B1 and B2:
The visitor visa is a type of non-immigrant visa for persons desiring to enter the United States temporarily for business (B-1) or for pleasure, tourism or medical treatment (B-2). International travelers with visitor visas comprise a large portion of temporary visitor travel to the United States every year.
E-1 and E-2:
Treaty and Investor Visas
Investors and traders and their employees may receive visas to carry on substantial trade between the United States and the treaty country, or to develop and direct the operations of an enterprise in which the foreign national has invested, or is in the process of investing a substantial amount of capital. See a list of eligible countries
E visas are generally issued for a period of two to five years depending on the volume of trade or the size of the investment. The E visa status is renewable as long as the principal continues maintaining their status with the qualifying organization.
Derivative E visas are available for Spouses and unmarried children under 21 years of age in order to accompany the principal alien. Spouses may obtain employment authorization from after admission to the United States. Dependent children are not authorized to work in the United States but may but may study in the U.S. without a student (F-1) visa.
The applicant must be a national of a treaty country and the trading firm for which the applicant is coming to the U. S. must have the nationality of the treaty country. The international trade must be “substantial” in the sense that there is a sizable and continuing volume of trade.
The trade must be principally between the U.S. and the treaty country, which is defined to mean that more than 50 percent of the international trade involved must be between the U.S. and the country of the applicant’s nationality.
The applicant must be employed in a supervisory or executive capacity, or possess highly specialized skills essential to the efficient operation of the firm. Ordinary skilled or unskilled workers do not qualify.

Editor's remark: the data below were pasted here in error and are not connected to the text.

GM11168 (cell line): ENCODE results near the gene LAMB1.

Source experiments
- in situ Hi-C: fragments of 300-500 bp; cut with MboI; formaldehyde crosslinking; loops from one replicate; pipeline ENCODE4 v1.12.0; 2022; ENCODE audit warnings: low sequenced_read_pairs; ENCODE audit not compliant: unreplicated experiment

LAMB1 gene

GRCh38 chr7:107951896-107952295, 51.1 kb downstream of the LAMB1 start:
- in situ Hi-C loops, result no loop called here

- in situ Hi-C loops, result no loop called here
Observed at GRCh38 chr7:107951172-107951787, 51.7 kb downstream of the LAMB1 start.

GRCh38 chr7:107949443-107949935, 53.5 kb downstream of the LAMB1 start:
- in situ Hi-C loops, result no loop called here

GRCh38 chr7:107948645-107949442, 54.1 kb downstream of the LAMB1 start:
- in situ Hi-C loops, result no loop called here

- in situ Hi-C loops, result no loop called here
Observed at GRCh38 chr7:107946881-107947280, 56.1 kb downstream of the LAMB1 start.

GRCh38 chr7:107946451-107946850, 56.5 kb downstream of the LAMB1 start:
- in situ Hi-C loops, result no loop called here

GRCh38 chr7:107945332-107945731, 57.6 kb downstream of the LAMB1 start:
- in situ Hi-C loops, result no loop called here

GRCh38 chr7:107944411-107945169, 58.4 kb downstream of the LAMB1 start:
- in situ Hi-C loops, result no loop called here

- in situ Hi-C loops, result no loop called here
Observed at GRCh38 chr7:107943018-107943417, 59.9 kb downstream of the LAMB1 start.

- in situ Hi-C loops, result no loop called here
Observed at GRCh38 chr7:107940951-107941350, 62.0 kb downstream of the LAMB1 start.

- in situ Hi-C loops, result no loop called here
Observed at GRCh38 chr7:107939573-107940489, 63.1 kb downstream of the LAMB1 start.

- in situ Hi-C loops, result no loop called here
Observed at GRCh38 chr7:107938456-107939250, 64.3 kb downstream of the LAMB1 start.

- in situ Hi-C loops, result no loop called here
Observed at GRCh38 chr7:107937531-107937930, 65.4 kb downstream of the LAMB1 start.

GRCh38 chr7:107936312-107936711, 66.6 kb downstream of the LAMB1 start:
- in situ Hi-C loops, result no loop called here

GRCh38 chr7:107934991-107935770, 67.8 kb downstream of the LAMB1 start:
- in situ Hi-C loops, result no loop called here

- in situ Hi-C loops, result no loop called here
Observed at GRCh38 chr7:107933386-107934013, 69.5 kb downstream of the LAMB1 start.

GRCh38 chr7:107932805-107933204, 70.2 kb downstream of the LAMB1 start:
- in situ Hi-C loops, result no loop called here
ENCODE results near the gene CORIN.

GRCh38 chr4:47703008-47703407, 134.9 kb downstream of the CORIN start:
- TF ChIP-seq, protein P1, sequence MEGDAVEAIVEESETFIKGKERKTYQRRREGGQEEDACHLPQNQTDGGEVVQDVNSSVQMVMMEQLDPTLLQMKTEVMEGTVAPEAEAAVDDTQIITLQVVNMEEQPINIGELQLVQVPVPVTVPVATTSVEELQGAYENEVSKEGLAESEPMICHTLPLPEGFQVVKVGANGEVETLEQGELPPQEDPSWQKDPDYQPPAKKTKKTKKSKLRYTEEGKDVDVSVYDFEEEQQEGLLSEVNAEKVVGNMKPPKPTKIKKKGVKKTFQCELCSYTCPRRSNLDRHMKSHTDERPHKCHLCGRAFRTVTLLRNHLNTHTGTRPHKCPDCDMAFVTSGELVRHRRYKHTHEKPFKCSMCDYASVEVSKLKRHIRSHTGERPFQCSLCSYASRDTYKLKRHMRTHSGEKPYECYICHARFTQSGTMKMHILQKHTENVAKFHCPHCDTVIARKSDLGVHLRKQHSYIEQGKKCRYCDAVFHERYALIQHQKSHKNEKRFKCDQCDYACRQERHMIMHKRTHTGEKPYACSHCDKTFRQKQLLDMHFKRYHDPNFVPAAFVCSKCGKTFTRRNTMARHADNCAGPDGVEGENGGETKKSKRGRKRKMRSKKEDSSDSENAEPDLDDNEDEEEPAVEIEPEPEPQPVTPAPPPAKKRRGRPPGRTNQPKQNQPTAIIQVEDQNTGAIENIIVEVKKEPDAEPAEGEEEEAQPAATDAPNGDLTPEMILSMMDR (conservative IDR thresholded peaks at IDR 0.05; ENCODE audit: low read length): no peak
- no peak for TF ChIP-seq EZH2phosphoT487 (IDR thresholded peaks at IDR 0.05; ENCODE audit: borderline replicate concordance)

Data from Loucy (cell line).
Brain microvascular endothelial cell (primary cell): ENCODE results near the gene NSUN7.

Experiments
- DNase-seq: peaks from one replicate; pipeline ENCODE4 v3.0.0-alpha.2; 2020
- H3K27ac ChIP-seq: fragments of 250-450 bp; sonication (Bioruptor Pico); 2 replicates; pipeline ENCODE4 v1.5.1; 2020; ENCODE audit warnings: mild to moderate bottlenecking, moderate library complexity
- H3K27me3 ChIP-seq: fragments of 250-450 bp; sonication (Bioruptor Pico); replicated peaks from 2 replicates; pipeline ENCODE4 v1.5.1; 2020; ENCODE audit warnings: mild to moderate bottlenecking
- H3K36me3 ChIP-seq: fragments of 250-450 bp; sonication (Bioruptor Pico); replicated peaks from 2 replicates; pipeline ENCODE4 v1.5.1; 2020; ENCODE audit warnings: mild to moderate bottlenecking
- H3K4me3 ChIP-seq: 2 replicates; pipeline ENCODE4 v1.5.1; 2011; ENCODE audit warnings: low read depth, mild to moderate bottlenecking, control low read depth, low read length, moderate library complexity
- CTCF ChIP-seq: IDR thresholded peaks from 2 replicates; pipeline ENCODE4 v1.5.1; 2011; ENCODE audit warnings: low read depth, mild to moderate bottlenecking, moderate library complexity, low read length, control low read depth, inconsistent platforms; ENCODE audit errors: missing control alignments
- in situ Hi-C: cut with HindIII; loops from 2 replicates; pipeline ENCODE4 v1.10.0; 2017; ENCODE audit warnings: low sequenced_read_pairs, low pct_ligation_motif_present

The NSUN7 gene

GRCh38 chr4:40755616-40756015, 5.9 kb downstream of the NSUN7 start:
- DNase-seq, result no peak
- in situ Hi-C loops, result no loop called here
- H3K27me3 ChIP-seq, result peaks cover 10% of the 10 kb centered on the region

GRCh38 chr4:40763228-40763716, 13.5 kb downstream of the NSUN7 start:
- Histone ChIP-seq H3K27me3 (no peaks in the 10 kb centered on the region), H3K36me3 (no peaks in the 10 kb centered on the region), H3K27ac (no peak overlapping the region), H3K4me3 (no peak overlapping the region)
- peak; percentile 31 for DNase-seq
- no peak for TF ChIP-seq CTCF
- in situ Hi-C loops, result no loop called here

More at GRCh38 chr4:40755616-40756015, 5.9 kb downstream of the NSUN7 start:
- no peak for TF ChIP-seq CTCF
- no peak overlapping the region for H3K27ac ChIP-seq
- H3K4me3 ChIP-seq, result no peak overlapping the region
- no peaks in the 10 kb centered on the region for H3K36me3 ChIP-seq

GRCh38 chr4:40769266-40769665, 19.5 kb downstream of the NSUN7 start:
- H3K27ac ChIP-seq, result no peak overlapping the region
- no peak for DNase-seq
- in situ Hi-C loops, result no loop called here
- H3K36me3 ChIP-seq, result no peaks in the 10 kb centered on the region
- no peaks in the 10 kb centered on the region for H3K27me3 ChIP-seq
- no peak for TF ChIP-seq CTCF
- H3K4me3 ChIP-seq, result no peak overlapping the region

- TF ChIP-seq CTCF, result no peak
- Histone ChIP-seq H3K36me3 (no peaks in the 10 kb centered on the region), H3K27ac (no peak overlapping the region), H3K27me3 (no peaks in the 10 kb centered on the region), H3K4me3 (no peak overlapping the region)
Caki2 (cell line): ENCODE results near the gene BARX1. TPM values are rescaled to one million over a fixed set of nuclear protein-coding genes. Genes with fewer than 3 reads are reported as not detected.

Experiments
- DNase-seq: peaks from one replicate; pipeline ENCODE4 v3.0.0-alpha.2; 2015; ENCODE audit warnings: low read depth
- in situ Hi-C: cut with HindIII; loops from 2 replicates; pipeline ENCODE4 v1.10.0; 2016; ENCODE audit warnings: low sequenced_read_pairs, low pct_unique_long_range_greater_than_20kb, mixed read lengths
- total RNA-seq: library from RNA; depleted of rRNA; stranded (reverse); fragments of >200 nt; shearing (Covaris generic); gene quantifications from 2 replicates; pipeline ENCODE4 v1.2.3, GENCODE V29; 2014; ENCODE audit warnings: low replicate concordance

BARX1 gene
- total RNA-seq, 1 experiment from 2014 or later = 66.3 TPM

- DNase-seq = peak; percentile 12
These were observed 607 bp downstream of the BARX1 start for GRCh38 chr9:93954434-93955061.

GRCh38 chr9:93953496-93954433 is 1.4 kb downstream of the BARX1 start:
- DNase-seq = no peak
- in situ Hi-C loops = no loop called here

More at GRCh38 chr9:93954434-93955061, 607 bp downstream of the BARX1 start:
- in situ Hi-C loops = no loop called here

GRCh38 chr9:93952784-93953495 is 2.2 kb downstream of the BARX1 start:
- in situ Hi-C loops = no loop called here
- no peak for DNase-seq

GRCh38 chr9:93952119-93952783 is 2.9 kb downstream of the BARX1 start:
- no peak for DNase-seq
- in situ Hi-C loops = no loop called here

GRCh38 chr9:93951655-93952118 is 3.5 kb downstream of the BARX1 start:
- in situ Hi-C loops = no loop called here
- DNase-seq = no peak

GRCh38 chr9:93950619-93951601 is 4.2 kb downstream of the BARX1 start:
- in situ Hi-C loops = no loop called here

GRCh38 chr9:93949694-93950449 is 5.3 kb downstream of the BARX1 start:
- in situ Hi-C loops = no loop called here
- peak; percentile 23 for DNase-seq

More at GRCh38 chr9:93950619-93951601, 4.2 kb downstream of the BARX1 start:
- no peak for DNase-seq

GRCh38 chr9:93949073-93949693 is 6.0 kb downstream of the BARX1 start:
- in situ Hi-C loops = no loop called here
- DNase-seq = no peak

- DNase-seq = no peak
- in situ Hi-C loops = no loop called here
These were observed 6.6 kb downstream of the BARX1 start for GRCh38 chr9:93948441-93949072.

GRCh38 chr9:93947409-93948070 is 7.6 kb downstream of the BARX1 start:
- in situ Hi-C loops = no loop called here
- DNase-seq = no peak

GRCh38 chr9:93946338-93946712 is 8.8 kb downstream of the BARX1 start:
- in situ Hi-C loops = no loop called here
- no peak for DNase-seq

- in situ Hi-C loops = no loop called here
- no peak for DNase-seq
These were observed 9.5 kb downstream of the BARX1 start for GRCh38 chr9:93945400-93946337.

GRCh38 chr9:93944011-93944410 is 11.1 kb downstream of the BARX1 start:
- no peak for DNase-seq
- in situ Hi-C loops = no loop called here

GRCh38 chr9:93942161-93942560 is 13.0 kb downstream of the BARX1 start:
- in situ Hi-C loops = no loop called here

An E-2 visa is for a non-U.S. citizen who will own and/or work at a company in the U.S. which is majority owned by nationals of the non-U.S. citizens country. The person can work as an owner/operator or as a high-level manager or person with special knowledge.
Applicants for an E2 visa can either purchase an existing business or start their own business. In order to file, the applicant must show that the company has invested or will invest a substantial amount of money in the company. The exact amount of the investment is not stated in the law, but the law does require that a substantial amount of money be invested compared to the overall value of the company. Also, the company must employ other U.S. workers; the company cannot employ just the foreign national owner. If the company hires independent contractors, the government can take this into account when deciding whether to issue the E visa.
The applicant must take the steps to start your business before starting the immigration paper work. If the applicant purchases an existing business, we will need copies of all the purchase documents.
Australians in specialty occupations
The E-3 visa is a visa only for citizens of Australia to work in specialty occupations in the U.S. The E-3 visa is similar in many respects to the H-1B visa. Important differences include the fact that spouses of E-3 visa holders may work in the United States without restrictions, and that the E-3 visa is renewable indefinitely (in two-year increments). Visas issued to spouses and children are not included in the E-3 quota, and spouses and children do not need to be Australian citizens.
E-3 visas are non-immigrant visas. Accordingly, E-3 visa holders must prove their intent to return to Australia when the E-3 job is finished. This is significantly different from an H-1B visa, which is also a non-immigrant visa, but allows dual intent. Thus, although an H-1B visa holder may apply for permanent residency (a green card) while working on an H-1B visa, an E-3 visa holder may not.
However, E-3 visas may be renewed indefinitely (in theory) whereas any one H-1B visa is valid only up to six years (unless the H-1B holder begins the green card process, in which case the H-1B is extended during the time the green card application is pending).
EB-5: Visas for Immigrant Investors
While the above mentioned visas are nonimmigrant visas and do not qualify for a ‘green card’, the EB-5 preference class allows a path to permanent residence.
The EB-5 immigrant investor visa program was established to create U.S. jobs by attracting foreign capital to the United States. The basic requirements for this program are an investment of $1 million dollars (or $500,000 in a high unemployment or rural area) in a commercial enterprise that will create full-time employment for at least ten (10) workers. The investor may also choose to invest in a pre-approved “regional center.”Manhattan Immigration Attorneys at Schonfeld & Ushan in New York have years of experience in most types of visa applications. Call (212) 233-1433 or email Schonfeld & Ushan to schedule a consultation.